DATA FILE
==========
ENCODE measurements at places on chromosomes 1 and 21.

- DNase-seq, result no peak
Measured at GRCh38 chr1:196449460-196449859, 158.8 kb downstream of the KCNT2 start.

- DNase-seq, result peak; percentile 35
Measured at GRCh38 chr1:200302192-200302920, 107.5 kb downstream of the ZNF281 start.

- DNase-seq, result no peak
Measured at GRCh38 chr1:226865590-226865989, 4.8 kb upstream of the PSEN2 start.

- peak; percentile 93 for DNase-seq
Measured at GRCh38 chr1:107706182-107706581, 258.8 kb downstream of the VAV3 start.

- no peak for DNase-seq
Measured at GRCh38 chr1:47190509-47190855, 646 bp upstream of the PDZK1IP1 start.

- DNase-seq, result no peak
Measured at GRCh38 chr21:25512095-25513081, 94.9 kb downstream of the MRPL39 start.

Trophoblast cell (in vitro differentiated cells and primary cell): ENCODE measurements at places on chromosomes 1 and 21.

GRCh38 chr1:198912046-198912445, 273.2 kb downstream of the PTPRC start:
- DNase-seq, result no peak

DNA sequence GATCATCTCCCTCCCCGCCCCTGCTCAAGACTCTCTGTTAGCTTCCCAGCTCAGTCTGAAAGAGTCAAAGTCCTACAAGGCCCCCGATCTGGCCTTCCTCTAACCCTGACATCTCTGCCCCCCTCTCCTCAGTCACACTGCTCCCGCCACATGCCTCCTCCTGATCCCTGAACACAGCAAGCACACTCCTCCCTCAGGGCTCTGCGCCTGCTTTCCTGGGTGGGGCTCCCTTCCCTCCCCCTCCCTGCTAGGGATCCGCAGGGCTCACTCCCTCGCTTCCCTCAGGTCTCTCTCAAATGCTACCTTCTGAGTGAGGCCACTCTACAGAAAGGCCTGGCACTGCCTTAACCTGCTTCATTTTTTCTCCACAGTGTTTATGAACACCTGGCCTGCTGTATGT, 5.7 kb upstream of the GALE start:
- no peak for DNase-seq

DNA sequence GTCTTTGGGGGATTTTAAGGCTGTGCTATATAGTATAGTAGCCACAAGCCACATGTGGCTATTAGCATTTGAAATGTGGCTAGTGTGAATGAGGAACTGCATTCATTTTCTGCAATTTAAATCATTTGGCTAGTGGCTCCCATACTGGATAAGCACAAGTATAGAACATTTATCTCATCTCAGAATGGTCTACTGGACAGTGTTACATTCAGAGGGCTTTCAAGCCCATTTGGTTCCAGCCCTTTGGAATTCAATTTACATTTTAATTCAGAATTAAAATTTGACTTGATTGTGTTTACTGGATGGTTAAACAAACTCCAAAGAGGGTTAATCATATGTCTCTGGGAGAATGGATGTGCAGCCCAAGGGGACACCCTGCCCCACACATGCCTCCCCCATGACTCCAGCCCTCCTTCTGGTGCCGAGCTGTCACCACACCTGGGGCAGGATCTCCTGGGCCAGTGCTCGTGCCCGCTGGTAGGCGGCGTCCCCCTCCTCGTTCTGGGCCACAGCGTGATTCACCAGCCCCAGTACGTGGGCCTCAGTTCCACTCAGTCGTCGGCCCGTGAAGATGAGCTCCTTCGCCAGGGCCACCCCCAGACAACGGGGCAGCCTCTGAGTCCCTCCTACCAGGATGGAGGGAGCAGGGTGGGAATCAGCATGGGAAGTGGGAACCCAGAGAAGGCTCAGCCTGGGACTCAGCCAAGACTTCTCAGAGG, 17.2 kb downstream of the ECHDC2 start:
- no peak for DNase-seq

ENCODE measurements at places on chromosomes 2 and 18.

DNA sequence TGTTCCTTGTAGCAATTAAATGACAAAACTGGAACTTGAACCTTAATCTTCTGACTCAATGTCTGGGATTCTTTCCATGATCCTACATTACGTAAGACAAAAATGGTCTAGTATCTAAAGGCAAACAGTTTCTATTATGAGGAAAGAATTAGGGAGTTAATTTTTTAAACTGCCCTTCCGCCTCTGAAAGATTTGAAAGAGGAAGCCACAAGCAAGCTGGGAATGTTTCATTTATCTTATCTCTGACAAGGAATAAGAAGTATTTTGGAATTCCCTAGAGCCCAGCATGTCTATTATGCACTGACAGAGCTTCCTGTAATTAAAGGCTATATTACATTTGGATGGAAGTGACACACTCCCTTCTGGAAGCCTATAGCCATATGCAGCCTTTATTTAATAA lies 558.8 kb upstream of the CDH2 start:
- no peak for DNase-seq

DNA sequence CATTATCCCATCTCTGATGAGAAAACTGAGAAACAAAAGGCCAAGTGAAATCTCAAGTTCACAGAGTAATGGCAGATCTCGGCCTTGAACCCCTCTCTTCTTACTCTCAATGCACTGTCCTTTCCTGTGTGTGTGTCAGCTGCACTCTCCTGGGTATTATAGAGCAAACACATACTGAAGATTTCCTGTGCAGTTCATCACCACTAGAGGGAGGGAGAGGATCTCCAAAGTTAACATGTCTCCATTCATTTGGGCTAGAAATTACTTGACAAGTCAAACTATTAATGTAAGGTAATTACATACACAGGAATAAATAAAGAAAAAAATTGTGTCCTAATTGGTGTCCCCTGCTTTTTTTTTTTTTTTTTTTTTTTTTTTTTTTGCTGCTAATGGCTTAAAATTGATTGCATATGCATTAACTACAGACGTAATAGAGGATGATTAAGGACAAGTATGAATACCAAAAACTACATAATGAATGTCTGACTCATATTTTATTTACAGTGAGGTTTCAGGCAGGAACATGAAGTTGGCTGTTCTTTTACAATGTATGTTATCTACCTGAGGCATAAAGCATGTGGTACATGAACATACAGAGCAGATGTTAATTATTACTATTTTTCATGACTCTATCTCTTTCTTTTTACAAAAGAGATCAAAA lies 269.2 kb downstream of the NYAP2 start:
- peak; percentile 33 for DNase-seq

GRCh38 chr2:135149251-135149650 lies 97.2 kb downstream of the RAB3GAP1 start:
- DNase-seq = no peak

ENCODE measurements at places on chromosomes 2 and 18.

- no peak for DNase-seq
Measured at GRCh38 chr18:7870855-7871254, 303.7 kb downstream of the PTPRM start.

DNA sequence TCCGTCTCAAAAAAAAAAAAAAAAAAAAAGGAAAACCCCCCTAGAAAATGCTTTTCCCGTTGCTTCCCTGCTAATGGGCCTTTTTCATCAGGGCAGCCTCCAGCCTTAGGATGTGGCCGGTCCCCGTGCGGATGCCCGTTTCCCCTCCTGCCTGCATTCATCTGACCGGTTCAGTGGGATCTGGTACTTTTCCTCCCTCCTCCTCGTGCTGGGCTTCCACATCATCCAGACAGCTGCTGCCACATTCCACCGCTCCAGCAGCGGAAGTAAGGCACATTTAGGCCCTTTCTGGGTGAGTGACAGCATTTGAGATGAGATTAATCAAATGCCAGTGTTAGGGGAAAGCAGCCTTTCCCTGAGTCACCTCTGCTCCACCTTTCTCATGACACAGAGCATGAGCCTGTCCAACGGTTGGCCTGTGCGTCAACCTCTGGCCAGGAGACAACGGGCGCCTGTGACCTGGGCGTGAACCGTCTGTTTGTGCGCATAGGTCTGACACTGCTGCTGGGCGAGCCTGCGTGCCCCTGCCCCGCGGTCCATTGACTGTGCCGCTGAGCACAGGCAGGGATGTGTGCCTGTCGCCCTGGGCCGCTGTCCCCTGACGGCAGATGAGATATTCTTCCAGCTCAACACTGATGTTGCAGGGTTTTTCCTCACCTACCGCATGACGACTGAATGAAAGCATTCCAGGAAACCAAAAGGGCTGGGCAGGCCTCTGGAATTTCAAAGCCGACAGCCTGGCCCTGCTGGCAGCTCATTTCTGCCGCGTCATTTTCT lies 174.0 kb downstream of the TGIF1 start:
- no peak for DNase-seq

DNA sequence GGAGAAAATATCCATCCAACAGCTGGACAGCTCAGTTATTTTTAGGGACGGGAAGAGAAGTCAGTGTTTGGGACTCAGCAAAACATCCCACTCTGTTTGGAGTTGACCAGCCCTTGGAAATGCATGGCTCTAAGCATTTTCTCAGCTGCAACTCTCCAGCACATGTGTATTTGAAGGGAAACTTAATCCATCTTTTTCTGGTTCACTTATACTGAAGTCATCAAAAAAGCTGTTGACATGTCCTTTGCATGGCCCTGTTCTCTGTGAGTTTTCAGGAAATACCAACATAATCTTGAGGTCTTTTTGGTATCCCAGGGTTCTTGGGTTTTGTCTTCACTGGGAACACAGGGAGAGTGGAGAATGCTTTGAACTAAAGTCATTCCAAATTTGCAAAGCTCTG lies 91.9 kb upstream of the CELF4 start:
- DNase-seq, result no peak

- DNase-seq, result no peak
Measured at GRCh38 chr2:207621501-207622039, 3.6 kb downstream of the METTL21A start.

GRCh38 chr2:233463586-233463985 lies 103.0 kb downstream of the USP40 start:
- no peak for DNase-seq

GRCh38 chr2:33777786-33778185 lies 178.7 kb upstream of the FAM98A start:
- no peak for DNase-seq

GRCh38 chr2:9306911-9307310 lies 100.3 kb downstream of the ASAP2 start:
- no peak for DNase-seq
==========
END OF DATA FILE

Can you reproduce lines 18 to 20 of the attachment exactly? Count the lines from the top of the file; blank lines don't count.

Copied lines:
- no peak for DNase-seq

DNA sequence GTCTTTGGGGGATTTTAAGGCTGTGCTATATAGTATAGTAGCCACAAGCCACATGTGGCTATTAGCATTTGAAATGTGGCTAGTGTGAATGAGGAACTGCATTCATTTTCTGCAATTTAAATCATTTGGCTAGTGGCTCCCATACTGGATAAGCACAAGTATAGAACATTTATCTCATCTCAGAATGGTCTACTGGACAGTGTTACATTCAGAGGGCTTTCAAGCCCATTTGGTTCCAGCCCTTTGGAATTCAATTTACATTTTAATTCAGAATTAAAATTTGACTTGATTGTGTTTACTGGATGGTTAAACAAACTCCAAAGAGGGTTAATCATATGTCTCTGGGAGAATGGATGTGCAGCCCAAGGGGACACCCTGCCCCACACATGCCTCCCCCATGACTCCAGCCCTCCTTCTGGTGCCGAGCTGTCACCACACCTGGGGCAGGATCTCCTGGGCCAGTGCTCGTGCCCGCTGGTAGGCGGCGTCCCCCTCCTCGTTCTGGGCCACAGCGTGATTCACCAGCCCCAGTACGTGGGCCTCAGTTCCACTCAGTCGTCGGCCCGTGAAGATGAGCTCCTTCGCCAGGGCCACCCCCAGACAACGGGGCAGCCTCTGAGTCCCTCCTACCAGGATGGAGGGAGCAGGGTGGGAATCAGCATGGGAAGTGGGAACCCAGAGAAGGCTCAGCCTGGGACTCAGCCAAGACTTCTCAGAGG, 17.2 kb downstream of the ECHDC2 start:
- no peak for DNase-seq